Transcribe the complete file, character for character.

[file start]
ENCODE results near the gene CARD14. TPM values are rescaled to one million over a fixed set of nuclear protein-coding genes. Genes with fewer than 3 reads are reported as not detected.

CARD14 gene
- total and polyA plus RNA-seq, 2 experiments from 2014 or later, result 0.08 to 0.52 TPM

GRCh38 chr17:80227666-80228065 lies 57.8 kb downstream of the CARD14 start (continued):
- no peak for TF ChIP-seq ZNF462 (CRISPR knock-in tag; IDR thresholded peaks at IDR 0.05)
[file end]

ENCODE results near the gene CARD14. TPM values are rescaled to one million over a fixed set of nuclear protein-coding genes. Genes with fewer than 3 reads are reported as not detected.

CARD14 gene
- total and polyA plus RNA-seq, 2 experiments from 2014 or later, result 0.08 to 0.52 TPM

GRCh38 chr17:80227666-80228065 lies 57.8 kb downstream of the CARD14 start (continued):
- no peak for TF ChIP-seq ZNF462 (CRISPR knock-in tag; IDR thresholded peaks at IDR 0.05)